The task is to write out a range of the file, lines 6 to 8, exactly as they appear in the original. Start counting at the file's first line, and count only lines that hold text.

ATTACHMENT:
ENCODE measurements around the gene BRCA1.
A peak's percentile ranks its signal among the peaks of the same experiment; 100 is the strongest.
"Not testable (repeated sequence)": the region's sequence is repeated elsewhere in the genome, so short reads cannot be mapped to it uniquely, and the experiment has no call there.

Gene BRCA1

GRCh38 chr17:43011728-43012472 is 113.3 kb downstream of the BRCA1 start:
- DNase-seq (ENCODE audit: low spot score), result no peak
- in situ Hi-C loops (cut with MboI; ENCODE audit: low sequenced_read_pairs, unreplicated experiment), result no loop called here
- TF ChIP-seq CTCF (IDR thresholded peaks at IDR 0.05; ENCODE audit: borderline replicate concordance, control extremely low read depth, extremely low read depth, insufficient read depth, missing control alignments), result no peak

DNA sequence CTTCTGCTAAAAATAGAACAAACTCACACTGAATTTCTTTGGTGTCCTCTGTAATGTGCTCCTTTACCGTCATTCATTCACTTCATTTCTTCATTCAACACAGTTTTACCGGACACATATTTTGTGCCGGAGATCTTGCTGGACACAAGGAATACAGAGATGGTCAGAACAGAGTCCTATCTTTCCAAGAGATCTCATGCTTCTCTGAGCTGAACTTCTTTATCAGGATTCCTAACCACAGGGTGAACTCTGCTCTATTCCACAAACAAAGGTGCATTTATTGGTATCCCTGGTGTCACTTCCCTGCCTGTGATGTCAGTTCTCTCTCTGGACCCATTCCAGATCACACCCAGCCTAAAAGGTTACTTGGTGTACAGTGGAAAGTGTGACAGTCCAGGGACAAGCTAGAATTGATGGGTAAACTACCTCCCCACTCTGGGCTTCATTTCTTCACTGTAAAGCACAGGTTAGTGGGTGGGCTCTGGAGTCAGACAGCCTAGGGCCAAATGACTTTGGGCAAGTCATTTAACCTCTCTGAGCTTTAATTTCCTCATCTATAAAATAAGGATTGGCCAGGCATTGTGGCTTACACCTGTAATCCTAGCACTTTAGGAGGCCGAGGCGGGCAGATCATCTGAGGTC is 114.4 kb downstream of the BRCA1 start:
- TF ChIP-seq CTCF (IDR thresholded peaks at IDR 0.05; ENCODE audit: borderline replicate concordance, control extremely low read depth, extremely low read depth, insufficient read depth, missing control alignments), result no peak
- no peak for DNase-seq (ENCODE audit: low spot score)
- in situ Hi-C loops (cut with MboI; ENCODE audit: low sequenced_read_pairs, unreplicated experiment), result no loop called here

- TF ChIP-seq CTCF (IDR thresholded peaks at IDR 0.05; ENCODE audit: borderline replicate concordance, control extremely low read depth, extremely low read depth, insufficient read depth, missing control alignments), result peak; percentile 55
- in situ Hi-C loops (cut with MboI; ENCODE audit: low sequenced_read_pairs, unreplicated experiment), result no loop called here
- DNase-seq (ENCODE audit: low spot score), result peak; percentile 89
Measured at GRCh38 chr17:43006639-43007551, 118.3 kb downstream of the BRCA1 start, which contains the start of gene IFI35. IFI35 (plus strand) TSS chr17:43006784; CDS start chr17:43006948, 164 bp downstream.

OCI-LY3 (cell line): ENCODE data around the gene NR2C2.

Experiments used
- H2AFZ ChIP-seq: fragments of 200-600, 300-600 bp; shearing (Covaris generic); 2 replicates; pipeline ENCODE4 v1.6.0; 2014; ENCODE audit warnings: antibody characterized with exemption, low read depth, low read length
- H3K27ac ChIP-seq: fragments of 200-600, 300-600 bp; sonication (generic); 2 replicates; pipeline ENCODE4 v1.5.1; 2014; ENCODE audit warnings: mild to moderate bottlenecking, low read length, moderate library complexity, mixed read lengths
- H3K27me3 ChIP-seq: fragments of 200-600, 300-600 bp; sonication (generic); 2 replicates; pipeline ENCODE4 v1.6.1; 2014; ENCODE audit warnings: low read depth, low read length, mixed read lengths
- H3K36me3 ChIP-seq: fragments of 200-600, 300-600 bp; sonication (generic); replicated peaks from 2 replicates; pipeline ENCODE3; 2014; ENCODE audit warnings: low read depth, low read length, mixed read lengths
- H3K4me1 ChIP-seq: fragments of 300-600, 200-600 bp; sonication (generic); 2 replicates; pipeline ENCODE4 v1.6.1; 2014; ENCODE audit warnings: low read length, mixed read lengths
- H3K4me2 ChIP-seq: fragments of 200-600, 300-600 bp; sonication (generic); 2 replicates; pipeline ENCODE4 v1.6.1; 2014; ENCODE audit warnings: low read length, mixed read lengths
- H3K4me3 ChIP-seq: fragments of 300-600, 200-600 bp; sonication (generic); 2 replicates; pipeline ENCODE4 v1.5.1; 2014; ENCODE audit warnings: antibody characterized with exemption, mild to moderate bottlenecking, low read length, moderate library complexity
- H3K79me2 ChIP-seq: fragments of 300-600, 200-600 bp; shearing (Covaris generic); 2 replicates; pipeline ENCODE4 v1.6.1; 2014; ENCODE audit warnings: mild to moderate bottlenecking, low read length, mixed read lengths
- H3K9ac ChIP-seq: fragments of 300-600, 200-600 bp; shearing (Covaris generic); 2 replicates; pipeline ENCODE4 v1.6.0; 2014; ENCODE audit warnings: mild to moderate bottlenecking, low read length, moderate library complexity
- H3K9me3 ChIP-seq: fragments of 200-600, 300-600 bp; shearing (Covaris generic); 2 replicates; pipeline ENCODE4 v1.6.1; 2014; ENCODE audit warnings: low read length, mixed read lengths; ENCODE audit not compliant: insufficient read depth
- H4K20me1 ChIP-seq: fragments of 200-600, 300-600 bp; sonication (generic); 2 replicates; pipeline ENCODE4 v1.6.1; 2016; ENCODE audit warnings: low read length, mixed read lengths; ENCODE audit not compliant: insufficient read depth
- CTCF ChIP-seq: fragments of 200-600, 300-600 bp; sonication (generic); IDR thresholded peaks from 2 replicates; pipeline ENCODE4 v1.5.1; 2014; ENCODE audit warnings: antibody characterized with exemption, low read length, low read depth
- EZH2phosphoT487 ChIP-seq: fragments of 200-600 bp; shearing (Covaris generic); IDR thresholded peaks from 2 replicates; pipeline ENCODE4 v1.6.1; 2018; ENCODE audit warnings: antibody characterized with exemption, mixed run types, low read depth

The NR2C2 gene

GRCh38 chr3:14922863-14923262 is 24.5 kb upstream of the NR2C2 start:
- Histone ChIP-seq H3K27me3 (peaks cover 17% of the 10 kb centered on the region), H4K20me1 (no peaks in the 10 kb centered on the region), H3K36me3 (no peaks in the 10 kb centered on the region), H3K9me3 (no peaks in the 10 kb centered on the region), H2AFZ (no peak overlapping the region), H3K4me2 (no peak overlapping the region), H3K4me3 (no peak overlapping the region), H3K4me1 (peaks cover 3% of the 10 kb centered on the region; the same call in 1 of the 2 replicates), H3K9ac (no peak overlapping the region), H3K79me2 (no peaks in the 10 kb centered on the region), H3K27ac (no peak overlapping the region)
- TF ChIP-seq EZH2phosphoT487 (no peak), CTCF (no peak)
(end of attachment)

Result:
- DNase-seq (ENCODE audit: low spot score), result no peak
- in situ Hi-C loops (cut with MboI; ENCODE audit: low sequenced_read_pairs, unreplicated experiment), result no loop called here
- TF ChIP-seq CTCF (IDR thresholded peaks at IDR 0.05; ENCODE audit: borderline replicate concordance, control extremely low read depth, extremely low read depth, insufficient read depth, missing control alignments), result no peak